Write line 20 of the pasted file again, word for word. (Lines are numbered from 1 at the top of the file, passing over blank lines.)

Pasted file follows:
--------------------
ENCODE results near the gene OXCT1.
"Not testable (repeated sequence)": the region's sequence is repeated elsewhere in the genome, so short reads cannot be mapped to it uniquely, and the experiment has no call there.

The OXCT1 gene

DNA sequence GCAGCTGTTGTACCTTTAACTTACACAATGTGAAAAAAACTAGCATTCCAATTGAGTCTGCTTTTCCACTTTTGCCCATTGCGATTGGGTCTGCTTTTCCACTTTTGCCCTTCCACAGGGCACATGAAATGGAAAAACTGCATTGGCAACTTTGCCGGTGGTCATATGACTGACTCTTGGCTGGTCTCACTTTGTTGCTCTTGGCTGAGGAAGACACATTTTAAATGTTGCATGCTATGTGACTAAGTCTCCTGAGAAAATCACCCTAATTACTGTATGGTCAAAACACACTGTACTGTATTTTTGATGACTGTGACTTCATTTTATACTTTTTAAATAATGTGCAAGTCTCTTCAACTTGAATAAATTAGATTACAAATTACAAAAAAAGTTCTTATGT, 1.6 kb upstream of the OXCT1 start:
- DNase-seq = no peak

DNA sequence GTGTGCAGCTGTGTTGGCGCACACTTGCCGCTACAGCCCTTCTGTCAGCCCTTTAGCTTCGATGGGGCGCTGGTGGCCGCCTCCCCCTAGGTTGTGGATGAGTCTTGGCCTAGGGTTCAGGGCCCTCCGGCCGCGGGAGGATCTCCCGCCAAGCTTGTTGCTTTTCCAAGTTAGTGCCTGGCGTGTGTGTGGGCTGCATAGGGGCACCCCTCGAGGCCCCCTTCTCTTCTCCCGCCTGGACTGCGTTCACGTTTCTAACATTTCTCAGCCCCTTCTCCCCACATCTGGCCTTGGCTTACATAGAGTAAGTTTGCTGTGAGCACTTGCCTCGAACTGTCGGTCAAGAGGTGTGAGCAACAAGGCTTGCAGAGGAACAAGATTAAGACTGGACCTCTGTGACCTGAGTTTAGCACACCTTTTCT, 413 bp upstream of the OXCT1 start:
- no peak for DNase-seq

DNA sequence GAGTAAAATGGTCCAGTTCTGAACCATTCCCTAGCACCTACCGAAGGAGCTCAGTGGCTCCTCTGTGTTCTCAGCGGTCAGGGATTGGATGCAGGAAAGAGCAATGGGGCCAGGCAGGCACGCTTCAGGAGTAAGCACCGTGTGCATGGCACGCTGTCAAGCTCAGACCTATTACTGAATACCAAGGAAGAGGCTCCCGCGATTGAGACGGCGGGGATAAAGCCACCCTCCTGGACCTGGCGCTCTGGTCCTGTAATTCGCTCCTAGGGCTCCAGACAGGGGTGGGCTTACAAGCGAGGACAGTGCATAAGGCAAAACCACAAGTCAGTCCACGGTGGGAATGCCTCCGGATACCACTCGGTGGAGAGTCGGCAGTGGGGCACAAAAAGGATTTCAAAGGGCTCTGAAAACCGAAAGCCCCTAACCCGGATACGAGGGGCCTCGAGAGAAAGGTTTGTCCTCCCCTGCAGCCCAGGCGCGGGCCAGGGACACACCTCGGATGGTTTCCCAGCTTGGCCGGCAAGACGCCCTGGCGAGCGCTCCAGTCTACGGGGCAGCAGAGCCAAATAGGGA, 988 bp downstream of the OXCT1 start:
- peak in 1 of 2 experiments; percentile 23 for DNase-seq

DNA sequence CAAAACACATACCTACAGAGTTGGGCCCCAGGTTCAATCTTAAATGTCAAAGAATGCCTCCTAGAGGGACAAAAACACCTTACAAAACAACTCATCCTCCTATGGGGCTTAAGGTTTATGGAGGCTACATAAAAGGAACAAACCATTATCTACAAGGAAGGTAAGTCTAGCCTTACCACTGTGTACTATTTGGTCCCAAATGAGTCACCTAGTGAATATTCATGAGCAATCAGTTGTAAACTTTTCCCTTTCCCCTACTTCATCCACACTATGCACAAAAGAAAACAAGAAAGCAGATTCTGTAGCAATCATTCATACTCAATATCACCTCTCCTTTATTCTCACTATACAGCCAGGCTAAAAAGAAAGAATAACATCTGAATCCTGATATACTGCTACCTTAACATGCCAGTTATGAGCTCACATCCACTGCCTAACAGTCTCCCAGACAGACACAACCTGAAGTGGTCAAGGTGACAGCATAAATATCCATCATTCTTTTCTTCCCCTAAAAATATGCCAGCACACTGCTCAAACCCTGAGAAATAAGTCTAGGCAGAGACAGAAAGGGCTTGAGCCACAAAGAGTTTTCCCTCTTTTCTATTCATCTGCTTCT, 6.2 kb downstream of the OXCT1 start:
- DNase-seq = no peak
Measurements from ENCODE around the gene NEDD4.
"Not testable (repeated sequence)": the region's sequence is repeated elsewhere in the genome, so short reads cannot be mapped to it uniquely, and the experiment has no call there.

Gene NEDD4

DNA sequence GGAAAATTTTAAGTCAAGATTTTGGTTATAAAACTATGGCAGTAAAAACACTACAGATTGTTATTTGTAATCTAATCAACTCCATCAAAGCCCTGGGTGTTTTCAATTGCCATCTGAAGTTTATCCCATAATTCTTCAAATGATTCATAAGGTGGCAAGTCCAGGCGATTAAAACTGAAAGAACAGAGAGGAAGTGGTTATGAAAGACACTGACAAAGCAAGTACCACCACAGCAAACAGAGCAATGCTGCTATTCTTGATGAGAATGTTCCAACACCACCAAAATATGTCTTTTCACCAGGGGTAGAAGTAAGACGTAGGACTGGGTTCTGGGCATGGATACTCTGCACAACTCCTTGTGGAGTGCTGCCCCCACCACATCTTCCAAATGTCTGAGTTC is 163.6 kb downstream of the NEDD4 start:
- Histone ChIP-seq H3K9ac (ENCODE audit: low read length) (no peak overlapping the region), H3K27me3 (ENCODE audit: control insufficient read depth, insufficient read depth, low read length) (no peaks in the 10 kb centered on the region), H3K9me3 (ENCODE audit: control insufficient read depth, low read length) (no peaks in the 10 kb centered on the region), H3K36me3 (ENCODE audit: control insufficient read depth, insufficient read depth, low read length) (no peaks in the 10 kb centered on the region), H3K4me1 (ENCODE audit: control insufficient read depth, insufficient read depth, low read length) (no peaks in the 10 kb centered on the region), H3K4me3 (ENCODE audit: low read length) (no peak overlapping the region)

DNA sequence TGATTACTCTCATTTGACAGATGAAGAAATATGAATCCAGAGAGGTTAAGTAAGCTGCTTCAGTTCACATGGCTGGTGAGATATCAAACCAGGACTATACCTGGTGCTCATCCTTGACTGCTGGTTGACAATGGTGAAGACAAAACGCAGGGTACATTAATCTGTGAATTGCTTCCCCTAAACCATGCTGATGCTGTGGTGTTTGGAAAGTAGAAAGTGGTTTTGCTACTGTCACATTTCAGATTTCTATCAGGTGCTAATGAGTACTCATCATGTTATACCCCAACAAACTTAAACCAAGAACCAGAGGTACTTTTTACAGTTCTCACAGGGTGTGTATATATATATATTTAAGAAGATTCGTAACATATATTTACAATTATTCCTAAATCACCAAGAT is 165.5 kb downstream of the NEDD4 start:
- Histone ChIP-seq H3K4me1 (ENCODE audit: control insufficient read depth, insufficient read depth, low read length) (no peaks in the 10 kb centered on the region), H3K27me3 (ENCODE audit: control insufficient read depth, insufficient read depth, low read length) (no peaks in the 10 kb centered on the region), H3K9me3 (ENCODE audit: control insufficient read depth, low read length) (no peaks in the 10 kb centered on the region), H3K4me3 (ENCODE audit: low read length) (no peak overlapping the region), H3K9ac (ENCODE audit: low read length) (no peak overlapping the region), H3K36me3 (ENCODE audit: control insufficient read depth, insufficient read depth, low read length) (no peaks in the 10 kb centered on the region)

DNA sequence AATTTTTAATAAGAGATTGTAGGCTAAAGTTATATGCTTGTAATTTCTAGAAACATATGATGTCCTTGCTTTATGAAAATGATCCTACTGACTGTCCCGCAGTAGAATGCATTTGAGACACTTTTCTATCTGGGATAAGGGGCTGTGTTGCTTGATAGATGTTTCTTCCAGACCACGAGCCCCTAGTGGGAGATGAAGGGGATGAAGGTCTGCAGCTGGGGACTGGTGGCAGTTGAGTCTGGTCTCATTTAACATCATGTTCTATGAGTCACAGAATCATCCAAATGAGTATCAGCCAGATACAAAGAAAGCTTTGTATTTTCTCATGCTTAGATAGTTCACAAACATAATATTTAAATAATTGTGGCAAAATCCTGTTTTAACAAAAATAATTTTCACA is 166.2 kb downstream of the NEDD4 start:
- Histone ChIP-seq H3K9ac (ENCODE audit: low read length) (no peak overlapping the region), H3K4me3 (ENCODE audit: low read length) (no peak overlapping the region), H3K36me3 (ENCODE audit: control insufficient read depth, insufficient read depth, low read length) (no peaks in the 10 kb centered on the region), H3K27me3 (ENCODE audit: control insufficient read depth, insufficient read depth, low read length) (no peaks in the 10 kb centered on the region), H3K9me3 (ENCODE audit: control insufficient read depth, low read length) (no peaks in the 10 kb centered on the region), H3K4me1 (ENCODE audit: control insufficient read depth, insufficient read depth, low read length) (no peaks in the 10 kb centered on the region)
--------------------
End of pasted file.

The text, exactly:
- Histone ChIP-seq H3K9ac (ENCODE audit: low read length) (no peak overlapping the region), H3K4me3 (ENCODE audit: low read length) (no peak overlapping the region), H3K36me3 (ENCODE audit: control insufficient read depth, insufficient read depth, low read length) (no peaks in the 10 kb centered on the region), H3K27me3 (ENCODE audit: control insufficient read depth, insufficient read depth, low read length) (no peaks in the 10 kb centered on the region), H3K9me3 (ENCODE audit: control insufficient read depth, low read length) (no peaks in the 10 kb centered on the region), H3K4me1 (ENCODE audit: control insufficient read depth, insufficient read depth, low read length) (no peaks in the 10 kb centered on the region)